I couldn’t leave town right away. A couple days earlier, before the first debacle, my best friend James decided he was coming. He was ready to leave home himself, and told me he would go wherever I went. I was tremendously relieved to have him come with me, and excited beyond all measure; I wouldn't be alone. I waited a few days for him to get his affairs in order, sell off a few things, and pack his belongings.
I slept nights in the Wal-Mart parking lot. Until then I had never realized just how many people sleep in their cars in Wal-Mart parking lots. Some people pulled their cars around in a wagon-circle, making a little protected courtyard in the middle with lawn chairs and radios. Seeing this helped me to not dwell so much on my own drama. I needed less drama in my life. I had a taste of normalcy at Bethel, but now it was all on my shoulders; I needed to create my own life’s balance.
I was trying to get over the drama of my family, now being comfortably emotionally distant from them. But it was still not over. They left a message with a friend of mine whose house I hung out at during the day. They said that I was expected at the kingdom hall the next evening at 7:00pm. They had arranged an elder’s meeting to meet with me and address my act of slander against my step-father. Two elders from my old congregation would be there, waiting.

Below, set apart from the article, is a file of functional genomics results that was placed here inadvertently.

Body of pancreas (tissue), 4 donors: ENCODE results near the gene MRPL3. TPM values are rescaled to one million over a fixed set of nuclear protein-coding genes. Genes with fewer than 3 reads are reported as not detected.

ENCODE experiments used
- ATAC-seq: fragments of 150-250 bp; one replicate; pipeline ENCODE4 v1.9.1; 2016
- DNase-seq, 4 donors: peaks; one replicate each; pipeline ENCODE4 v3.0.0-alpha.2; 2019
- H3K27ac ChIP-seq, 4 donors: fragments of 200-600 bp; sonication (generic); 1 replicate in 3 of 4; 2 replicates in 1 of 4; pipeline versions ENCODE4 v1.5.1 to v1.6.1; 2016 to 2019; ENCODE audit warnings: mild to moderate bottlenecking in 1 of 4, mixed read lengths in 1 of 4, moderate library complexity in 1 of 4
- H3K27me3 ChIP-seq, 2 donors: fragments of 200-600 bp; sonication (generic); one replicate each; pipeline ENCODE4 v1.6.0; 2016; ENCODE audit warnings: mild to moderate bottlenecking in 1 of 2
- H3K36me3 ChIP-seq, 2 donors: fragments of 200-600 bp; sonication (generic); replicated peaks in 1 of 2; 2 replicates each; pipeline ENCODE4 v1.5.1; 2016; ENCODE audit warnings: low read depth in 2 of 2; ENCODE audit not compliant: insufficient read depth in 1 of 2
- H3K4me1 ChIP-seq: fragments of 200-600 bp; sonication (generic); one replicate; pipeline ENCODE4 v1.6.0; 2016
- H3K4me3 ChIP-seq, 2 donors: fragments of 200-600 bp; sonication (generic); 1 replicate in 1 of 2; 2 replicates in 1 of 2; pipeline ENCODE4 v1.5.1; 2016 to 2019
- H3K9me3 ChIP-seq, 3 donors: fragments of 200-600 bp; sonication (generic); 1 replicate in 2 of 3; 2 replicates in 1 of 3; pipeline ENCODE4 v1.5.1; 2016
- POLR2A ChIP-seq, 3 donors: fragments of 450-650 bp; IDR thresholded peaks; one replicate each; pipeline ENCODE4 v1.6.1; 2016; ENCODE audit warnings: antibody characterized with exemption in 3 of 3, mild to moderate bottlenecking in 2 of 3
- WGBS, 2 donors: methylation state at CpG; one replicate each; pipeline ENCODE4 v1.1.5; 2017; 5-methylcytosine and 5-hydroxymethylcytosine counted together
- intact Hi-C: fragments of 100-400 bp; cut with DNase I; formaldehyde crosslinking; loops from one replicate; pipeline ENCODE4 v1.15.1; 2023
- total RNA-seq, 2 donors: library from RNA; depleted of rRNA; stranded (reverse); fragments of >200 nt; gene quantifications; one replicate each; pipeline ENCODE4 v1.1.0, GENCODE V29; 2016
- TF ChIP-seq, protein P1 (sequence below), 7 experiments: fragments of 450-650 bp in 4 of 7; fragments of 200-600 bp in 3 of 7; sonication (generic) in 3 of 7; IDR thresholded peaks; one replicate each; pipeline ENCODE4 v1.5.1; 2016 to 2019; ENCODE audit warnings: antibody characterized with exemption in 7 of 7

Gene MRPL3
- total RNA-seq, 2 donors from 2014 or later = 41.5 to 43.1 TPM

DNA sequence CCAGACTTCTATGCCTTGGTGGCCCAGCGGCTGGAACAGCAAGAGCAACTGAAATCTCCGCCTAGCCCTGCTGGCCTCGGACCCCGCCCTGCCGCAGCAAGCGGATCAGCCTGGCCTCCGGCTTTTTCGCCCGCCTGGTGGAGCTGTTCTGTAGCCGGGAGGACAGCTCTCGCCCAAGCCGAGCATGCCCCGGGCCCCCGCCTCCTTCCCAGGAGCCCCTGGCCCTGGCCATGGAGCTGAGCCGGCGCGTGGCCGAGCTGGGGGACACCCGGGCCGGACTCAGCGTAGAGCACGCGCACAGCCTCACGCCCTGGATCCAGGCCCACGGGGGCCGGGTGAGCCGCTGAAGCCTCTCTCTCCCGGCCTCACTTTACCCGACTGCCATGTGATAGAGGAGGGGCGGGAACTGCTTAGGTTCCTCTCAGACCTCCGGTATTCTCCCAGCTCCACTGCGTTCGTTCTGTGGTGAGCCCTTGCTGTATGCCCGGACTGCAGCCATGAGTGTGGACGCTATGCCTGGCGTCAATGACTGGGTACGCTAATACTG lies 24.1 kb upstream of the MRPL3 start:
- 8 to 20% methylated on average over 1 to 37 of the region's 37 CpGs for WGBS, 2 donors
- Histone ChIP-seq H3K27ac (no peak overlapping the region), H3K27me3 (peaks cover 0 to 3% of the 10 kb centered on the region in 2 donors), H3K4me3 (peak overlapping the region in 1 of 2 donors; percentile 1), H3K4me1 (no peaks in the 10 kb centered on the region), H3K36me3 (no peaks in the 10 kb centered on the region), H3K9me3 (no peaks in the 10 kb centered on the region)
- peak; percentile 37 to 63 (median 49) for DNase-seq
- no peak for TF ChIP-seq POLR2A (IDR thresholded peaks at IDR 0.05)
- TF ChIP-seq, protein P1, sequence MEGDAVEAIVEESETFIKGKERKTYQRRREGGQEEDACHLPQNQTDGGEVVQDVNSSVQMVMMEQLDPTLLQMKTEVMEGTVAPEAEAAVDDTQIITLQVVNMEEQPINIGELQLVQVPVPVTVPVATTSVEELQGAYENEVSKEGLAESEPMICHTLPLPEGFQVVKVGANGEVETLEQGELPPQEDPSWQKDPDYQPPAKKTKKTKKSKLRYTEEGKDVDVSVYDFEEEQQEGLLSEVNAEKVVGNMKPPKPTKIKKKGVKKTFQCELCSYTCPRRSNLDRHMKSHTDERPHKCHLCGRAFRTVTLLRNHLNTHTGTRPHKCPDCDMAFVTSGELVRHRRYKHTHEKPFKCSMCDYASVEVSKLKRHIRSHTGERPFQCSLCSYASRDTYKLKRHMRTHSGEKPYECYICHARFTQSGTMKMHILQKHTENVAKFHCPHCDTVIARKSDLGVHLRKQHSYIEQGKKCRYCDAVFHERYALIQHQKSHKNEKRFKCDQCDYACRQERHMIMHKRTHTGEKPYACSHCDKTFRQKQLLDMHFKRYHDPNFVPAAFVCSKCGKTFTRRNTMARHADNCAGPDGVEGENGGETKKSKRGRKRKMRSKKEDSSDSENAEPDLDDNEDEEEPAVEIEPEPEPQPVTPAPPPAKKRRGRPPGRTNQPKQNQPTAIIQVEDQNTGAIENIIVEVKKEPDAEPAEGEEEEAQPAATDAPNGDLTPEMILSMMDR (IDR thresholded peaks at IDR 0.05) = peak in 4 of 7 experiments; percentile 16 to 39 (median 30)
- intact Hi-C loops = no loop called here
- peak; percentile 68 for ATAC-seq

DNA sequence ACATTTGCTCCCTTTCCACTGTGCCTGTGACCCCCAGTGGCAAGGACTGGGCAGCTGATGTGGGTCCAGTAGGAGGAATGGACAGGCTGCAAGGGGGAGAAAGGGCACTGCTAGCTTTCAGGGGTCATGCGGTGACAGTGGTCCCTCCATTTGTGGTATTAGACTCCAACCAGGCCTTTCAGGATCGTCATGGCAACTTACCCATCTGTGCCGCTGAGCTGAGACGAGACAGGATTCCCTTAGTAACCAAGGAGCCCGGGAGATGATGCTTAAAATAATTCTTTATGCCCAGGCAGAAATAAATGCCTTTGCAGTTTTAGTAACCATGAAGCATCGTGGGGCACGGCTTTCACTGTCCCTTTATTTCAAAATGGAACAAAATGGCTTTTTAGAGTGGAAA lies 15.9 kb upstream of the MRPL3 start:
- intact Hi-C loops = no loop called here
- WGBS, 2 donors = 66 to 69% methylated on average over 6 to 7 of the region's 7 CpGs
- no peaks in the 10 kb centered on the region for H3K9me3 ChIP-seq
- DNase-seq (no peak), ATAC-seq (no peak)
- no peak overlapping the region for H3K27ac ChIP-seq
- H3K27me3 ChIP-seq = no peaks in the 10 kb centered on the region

It was almost comical. By this point, it seemed like just one more hurdle to extricate myself, one more little episode of silliness. I showed up, not wanting to offend the brothers who I knew were going to be there. We all sat down in the back room of the hall, opening with prayer. The elders re-capped the situation, speaking calmly and reasonably, and then my mother, fidgeting in her seat with handwritten notes on her lap, burst open. It was, in her mind, an unforgivable act of betrayal on the part of her own son. That I had slandered my own step-father—an elder in Jehovah’s organization—was simply inconceivable, a grave sin. She shuffled through her notes, making sure she wasn’t forgetting anything.